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“Regression Testing” Your Small Business

We may need to shift our focus from the new thing we’re trying to do back to what we were already doing just to make sure that everything is still on an even keel.

How to use SMART Goals in Business

Imagine this scenario: you come up with a brilliant new service offering for your business, something that your competition isn’t doing, a concept so relevant and useful that you’re confident you’ll scoop up the market share in your local arena. You pull your team together to present the idea and discover that everyone is enthusiastically on board. Everybody works feverishly to put the nuts and bolts in place, and, within a few weeks, the new offering is unveiled to the public.

And, a month later, you find that strange problems have crept up elsewhere in your business. Existing products or services that have been part of your toolkit all along suddenly start experiencing glitches. The new “whiz bang” item you just brought to market is coming on strong, but the rest of the business – the bread and butter stuff you’ve done a thousand times – seems to be coming slowly unraveled.

How in the world does something like that happen?

Yet happen it does, and it’s made doubly frustrating by the fact that taking steps to be innovative and try new things can sometimes lead to seemingly unrelated issues with elements of the business that used to work great. This happens to some degree in larger businesses, but in situations where you’re dealing with a large staff and more than adequate operating budget, growing pains might end up being little more than a blip on the radar. In a small business, however, where everyone on staff is doing three jobs and you’re constantly watching the balance sheet, disruptions to the overall service level you provide are much more highly visible, to both you and your customers.

On its most basic level, this problem arises from the fact that we never have quite enough resources in our small businesses to give us the elbow room to comfortably grow. New undertakings will always carry with them an element of struggle that’s born out of trying to diversify when we barely have enough staff and revenue to cover the bases as is. This realization shouldn’t be a deterrent for trying new things, but it should serve to season your perspective when you start thinking outside the box in terms of what you can offer to your customer. Fully embracing the “next big thing” can be dangerous if that embrace means that you’re somehow relaxing your grasp on everything you were already doing.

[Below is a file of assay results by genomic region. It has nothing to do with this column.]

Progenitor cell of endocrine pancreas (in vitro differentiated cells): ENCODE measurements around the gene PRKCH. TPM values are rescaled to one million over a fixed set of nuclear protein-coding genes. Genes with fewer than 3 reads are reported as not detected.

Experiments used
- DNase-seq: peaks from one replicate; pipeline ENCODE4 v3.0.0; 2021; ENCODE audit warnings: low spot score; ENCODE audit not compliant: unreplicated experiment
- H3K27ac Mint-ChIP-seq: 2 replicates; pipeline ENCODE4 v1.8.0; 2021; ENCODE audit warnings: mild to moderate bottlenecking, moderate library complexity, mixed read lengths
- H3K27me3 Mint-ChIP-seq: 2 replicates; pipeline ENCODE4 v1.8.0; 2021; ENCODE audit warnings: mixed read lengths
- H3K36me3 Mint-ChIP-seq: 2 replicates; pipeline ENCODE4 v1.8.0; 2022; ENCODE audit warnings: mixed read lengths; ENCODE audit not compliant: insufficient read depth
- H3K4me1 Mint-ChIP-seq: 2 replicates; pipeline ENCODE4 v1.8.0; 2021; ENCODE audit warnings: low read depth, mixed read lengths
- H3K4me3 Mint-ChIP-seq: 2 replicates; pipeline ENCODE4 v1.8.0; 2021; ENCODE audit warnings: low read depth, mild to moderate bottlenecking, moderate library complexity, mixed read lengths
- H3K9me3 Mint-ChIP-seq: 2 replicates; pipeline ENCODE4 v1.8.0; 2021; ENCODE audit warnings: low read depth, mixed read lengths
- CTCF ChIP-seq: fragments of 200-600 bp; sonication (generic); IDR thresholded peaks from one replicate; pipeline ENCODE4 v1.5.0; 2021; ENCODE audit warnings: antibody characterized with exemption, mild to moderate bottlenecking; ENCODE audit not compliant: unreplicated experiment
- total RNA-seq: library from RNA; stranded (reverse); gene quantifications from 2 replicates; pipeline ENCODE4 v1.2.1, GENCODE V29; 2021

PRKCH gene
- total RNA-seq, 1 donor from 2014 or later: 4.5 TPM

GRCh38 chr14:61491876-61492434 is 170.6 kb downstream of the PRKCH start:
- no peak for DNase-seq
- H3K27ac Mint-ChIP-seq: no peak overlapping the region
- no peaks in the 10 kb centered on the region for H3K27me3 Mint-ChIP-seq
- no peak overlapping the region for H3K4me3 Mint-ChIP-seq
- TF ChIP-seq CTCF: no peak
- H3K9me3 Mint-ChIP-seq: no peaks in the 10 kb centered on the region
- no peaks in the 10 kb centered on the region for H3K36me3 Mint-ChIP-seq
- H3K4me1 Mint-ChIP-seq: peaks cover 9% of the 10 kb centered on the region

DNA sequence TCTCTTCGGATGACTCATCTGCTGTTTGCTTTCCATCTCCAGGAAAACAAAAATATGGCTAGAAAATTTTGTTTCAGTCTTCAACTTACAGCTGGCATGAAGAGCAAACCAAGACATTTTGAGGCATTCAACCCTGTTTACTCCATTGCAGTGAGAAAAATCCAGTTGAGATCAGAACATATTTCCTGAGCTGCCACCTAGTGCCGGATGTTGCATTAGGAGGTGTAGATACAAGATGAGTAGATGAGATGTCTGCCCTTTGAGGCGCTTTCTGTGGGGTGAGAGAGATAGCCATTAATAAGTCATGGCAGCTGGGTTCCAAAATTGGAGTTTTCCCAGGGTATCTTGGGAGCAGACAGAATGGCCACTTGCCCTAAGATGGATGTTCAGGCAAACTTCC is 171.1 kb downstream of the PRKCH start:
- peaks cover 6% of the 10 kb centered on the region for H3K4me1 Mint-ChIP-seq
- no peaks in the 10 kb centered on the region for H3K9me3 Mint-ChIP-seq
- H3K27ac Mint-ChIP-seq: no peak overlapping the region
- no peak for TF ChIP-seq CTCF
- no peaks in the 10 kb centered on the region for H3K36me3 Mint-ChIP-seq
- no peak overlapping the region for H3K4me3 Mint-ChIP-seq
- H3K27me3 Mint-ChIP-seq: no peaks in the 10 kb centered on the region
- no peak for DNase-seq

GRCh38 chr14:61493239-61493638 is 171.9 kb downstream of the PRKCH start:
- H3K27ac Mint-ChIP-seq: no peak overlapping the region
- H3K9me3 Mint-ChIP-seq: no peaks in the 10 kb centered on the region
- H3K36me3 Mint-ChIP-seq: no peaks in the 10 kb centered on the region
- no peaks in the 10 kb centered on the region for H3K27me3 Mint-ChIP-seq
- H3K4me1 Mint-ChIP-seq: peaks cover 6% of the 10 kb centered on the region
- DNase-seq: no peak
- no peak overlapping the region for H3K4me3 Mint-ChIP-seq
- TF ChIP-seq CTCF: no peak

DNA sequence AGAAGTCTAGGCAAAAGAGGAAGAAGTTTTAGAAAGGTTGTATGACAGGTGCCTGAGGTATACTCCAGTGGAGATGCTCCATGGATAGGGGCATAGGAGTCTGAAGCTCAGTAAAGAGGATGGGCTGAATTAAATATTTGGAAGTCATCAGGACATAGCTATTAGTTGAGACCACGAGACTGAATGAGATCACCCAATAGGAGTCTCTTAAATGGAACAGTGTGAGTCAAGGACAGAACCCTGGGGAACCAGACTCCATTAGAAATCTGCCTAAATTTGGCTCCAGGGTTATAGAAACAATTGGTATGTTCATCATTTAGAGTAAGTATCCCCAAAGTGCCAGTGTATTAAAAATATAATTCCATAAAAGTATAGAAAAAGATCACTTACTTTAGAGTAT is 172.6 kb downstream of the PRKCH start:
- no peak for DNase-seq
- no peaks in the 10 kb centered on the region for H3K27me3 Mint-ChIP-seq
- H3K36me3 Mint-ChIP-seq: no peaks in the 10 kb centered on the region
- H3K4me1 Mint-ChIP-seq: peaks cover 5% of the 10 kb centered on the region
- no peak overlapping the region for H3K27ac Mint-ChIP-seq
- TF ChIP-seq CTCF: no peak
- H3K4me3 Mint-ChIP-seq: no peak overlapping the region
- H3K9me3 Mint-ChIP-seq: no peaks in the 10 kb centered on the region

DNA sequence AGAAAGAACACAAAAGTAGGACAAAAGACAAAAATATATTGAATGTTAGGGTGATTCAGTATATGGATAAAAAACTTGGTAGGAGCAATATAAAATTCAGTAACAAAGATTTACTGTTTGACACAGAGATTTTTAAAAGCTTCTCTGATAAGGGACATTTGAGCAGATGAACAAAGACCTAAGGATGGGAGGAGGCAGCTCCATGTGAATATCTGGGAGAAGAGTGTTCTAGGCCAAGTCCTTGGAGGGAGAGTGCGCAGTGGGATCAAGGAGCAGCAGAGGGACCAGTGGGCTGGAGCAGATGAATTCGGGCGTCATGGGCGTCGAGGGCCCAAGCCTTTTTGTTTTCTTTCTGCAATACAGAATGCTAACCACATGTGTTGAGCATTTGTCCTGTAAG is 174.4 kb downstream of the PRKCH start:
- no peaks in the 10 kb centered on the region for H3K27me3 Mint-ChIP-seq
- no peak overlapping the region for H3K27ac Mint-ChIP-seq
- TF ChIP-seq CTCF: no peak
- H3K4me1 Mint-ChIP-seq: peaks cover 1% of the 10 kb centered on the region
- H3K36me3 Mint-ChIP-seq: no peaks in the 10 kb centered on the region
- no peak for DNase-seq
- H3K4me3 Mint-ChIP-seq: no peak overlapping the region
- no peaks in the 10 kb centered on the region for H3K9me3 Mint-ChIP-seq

One of the healthiest ways to strike a balance with all of this is to consider using something along the lines of “regression testing”. This is a term directly related to software development and, depending on the nature of your business, maybe you’ve had interaction with it in its purest sense. By definition, regression testing means making sure that any new changes to software haven’t inadvertently caused something that was already functional to suddenly stop working. This can sometimes occur if a coding change is being implemented to correct an issue – the update takes care of the problem, but also manages to make a previously successful part of the process grind to a halt. Ideally, regression tests should be performed in a monitored, non-production environment to make sure that software fixes or updates are copacetic before they’re ever unleashed into daily operations.

This also falls under the category of change impact analysis, which examines how modifications to something existing will play out further down the line. It’s all about cause and effect, and sometimes the effects are subtly hidden and are only triggered by certain factors at certain times. This can make it really daunting to try to determine the catalyst for the difficulty. It’s always best to be able to analyze trends, but that can be incredibly difficult in situations where things seem to work ok this time and terribly the next. In our businesses, enmeshed as we are in all of the components of our day-to-day operations, it can seem completely impossible to figure out what’s going on.

The bare bones fact is that we’ll run into issues in our businesses by doing one of two things (or possibly both): creating new stuff and fixing existing stuff. Taking prudent steps to manage those changes can do wonders for ensuring that the structural integrity of our business isn’t compromised. And that can definitely seem like a pain – after all, we’re already stretched thin and we’re just trying to do something new to benefit the company. As counterintuitive as it might seem, sometimes we need to shift our focus from the new thing we’re trying to do back to what we were already doing just to make sure that everything is still on an even keel.

“Change request management” is a common method for doing this. It provides a structured way for making changes, as well as for figuring out if we’re somehow doing damage to ourselves in the process. Effectively carrying this out will always require that you have multiple sets of eyes on what you’re doing. Especially if you’ve done extensive work yourself on some new item you’re introducing to your operations, you’ll be snow blind to potential pitfalls that come with implementing it. Having others serve as “spotters” can help to alleviate a lot of stress as you develop or modify something in your existing structure.